Four of these performances are useless duplications of performances that have already have been issued on CD: the Fournier/Szell Don Quixote, Ravel's Schéhérazade with De Los Angeles and Monteux, and Ancerl's Prokofiev Symphony No. 1. Shostakovich's Symphony No. 6 is a performance identified from December 20, 1968 with Kiril Kondrashin conducting. The same work was included in the now-discontinued Philips multiple-CD series of Kondrashin live performances, with the date given as January 21, 1968. It's odd Haitink's Mahler Symphony No. 7 is included as we already have his magnificent live performance of this music from a concert December 25, 1985 included in the Philips Dutch Masters Kerstmatinees Mahler set; this one dates from much earlier: November 16, 1969. Haitink made two commercial recordings of the work, December 1969 and a digital recording in December 1982 included in the Philips set of Haitink commercial Mahler symphony recordings—did we really need another one?

There are, of course, many rewarding and intriguing performances. Verdi's Falstaff in this production, called by one critic "the most perfect Falstaff," was given six times in three locations during the 1963 Holland Festival and was a tremendous success for good reason—the cast is outstanding (including a very young Mirella Freni), Carl Maria Giulini's conducting masterful, and the opera had the luxury of one of the world's greatest orchestras in the pit. Falstaff occupies more than one CD; the second is filled out with Vermeulen's prosaic Symphony No. 1, musically many leagues below the magnificent fugue that ends Verdi's masterpiece. Birgit Nilsson's Wagner represents her in 1963 in the prime of her fantastic career. Unfortunately this recording, made July 1, 1963 in Kurhaus, Scheveningen, has the worst sound of the set, quite thin and unpleasant. Glenn Gould's Bach concerto recorded at the Salzburg Festival August, 1958 doesn't quite fit into the producer's decade concept, but is a welcome addition. It has been suggested that Eugene Ormandy's popularity in Amsterdam was partly because in a general way he resembled Willem Mengelberg who had led the orchestra for a half-century. Ormandy made a series of guest appearances with the Concertgebouw beginning in 1953 (through 1969) and by programming music of American composers was able to avoid conducting music by Dutch composers. In this set we have most of the concert of November 12, 1967, with Valery Klimov as violin soloist. It's unfortunate the concluding work on the program, Ravel's La Valse, isn't included somewhere in this set—instead, perhaps of Victor Borge's unnecessary (although amusing) 14-minute gig on the final CD. Of course, Pierre Boulez's live Stravinsky and Debussy are welcome additions to the catalog, although he has made commercial recordings of both works with other orchestras.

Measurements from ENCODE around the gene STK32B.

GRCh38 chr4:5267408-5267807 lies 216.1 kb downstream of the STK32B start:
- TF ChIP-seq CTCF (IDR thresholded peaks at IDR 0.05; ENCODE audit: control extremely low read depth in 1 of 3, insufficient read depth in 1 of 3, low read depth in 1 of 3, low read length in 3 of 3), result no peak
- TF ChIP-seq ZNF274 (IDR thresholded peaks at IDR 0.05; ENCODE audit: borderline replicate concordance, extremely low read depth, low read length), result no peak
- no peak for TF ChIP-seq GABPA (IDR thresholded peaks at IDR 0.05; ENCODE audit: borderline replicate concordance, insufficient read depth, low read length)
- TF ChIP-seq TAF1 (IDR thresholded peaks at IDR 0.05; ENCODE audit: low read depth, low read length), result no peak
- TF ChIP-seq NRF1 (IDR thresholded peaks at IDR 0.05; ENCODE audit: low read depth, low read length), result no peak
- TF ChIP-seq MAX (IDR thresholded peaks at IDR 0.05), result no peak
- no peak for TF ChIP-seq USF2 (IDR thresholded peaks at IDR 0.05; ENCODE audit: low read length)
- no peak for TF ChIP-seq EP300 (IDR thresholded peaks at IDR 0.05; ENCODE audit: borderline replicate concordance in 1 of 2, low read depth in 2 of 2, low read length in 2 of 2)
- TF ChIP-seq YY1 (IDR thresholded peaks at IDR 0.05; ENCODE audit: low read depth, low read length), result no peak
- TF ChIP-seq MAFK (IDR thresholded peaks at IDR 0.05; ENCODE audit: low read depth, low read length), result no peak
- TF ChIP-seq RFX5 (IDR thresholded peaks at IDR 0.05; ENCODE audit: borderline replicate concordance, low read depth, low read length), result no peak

Eduard van Beinum conducted the first Amerstdam performance of Bartók's Concerto for Orchestra in 1947, and they recorded it for Decca September 20, 1948. This was not the first commercial recording made of the work as stated in the new RN program notes—the first was Fritz Reiner's Pittsburgh 1946 recording, two years after Serge Koussevitzky gave the premiere in Boston. The work was recorded three more times in Amsterdam: 1960 with Bernard Haitink, 1983 with Antal Dorati, and in 1995 with Riccardo Chailly. This performance conducted by Erich Leinsdorf is more than welcome. George Szell's fine Sibelius Symphony No. 2 is from a concert November 26, 1964; about a week later they made their famous Philips recording of the work. Also welcome are Yehudi Menuhin's performance of Bartók's Violin Concerto No. 1, and fifty-five year old Peter Pears singing Britten's Les Illuminations from a concert Feb. 23, 1966, which was the first of Colin David's many appearances with the Concertgebouw Orchestra. The two works of Varèse conducted by Bruno Maderna really aren't necessary; both were recorded, along with other orchestral works of the composer, in 1997 with Riccardo Chailly for Decca.

I'm glad to have this set, even though the repertory is too "modern"-based for my tastes. I'd trade all of the Nono/Dallapiccola et al for one of Haitink's superb live performances of Rite of Spring. This set is not inexpensive - 14 mid-priced CDs not available separately. As of now it is not available in the United States. Let us hope Volume IV will be more satisfying in content.

R.E.B. (March 2005)